Clockship Presents: Sarah Rosalena Brady’s For Submersion

Los Angeles, CA – The Los Angeles-based arts nonprofit Clockshop (2022 Organizational Support Grants awardee), in partnership with Los Angeles State Historic Park, announces a new artist commission from LA artist Sarah Rosalena, For Submersion. This temporary public artwork will be installed, and if rainfall permits, submerged, at the Los Angeles State Historic Park watershed from December 4, 2022 – April 2, 2023. The opening reception is January 15, 2023 from 2:00 - 4:00 PM.

Before settler colonization, LA State Historic Park was the floodplain of Paayme Paxaayt, the Los Angeles River, that supported Tongva people and wildlife. For Submersion recalls the LA River’s importance by honoring its history as an ancestral pathway. The mediums used to create For Submersion highlight Rosalena’s attention to Los Angeles river's evolution over time, honoring practices used in the past and present, she merges craft making and digital arts as a way to interpret and re-envision land.

For Submersion is both a physical work and digital artifact, which aims to re-narrativize, through yarn painting, the river's temporalities and historicity as a watershifter. Rosalena adorned a river rock from Paayme Paxaayt with Wixárika yarn painting, a method of image-making traditionally done with beeswax, pine sap, and handspun yarn that has been passed down in her family for generations. The yarn represents a throughline to mother earth and to the matrilineal bloodline of weavers in her family. The yarn painted rock was 3D scanned, then digitally fabricated into a physical sculpture that will collect and interact with rainwater. In addition, a large commissioned textile will be handwoven as a companion piece, and will use satellite imagery of the Los Angeles River as a weaving pattern.

“Sarah’s practice honors traditional craft through its digital manipulation, re-casting how we position Indigenous knowledge within our present and future. Her work elicits Native futurity, and explores the relationship between land, culture, natural resources, and the digital worlds we must inhabit,” says Clockshop Director Sue Bell Yank. “Her monumental river rock sculpture within LA State Historic Park is both a keystone for bridging multiple worlds, and a prayer for different, generative, and abundant modes of interacting with them.”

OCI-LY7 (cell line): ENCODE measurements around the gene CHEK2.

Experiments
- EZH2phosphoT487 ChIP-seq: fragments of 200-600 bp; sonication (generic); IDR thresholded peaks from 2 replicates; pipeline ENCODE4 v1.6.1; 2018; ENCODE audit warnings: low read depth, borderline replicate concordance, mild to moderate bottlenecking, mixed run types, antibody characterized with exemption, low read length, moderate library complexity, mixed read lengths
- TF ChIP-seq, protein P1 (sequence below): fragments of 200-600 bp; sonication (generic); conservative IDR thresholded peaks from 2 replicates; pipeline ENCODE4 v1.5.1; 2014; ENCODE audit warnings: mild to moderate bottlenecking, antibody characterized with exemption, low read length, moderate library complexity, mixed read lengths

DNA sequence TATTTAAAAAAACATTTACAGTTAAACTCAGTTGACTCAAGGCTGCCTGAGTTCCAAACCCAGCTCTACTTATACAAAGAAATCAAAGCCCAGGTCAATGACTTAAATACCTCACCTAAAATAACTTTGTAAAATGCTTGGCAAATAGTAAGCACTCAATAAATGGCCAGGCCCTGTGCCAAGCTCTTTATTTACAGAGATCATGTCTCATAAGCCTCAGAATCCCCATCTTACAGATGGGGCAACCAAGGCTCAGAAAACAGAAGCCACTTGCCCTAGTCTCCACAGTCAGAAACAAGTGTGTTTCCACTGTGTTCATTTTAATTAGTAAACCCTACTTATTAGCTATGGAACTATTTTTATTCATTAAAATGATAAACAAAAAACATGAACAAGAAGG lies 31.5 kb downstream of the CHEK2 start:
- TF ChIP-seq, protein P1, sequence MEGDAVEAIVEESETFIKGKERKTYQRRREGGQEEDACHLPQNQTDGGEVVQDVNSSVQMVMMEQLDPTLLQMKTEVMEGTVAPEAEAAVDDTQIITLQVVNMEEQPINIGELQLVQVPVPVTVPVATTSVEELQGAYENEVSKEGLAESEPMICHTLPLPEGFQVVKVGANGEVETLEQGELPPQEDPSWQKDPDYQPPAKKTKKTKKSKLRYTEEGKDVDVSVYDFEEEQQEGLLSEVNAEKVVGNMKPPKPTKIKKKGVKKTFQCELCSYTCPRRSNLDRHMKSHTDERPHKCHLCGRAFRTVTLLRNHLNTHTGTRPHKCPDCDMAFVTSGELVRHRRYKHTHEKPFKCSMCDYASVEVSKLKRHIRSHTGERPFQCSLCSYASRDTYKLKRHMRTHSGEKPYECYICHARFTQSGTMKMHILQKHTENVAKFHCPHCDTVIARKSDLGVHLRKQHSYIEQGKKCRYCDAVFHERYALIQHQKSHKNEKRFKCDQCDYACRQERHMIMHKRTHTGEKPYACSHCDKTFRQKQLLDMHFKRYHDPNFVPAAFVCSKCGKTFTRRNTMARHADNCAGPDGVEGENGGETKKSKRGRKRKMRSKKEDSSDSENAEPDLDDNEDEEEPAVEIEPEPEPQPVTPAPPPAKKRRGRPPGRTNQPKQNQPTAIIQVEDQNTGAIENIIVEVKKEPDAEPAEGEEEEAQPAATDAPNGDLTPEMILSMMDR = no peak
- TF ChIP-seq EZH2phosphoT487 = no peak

Central to this commission is a partnership with Chapter House, an Indigenous-led organization that provides space for Indigenous Peoples and allies to appreciate art, convene and collaborate, celebrate individual and shared Indigenous cultures, and explore the complexities of the 21st Century Indigenous experience. Chapter House and Rosalena will lead hands-on workshops for Native youth, engaging them with the land at LAHSP through craft and digital technology. Each workshop is designed to mirror the process for creating For Submersion, wherein technology functions as a means of digital preservation and archive for future generations.


For Submersion was commissioned by Clockshop and supported through our long-standing partnership with California State Parks. The production of this work was generously supported by the California Arts Council, Mike Kelley Foundation for the Arts, and the Pasadena Art Alliance, with additional support from the City of Los Angeles Department of Cultural Affairs, Los Angeles County Department of Arts and Culture, and Clockshop’s generous community of supporters. The series of workshops led by Chapter House and Sarah Rosalena are generously supported by the California Arts Council.


Sarah Rosalena Brady (Wixárika) is an interdisciplinary artist and researcher based in Los Angeles. Her work deconstructs technology with material interventions, creating new narratives for hybrid objects that function between human/nonhuman, ancient/future, and handmade/autonomous to override power structures rooted in colonialism. She is an Assistant Professor of Art at UC Santa Barbara in Computational Craft and Haptic Media. She has received awards from Creative Capital; the LACMA Art + Tech Lab; Carolyn Glasoe Bailey Foundation; the Steve Wilson Award from Leonardo; the International Society for Art, Sciences, and Technology; and the Craft Futures Grant from the Center for Craft. Rosalena recently showed her work at Frieze LA and Blum & Poe Gallery.


Clockshop works with artists to deepen the connection between communities and public land, in order to build a shared vision of a future based in belonging and care. As a Los Angeles-based arts and culture nonprofit, Clockshop produces free public programming and commissions contemporary artist projects on public land to better connect Angelenos to the land we live on.

We address the climate crisis as a cultural problem that requires equitable cultural solutions. Through long-term collaborations with artists, like-minded partners, and local stakeholders, Clockshop promotes ecological stewardship and climate resilience among the communities we serve. Our projects center working-class communities of color in Los Angeles and aim to support the wellbeing and vitality of multiple communities. Whether Indigenous, African American, Latinx, Asian American, Pacific Islander, or immigrants living in LA, we shape the city’s future together.

We bring this mission to our work at Los Angeles State Historic Park in Chinatown, and Rio de Los Angeles State Park (“The Bowtie”) in Glassell Park, in collaboration with California State Parks.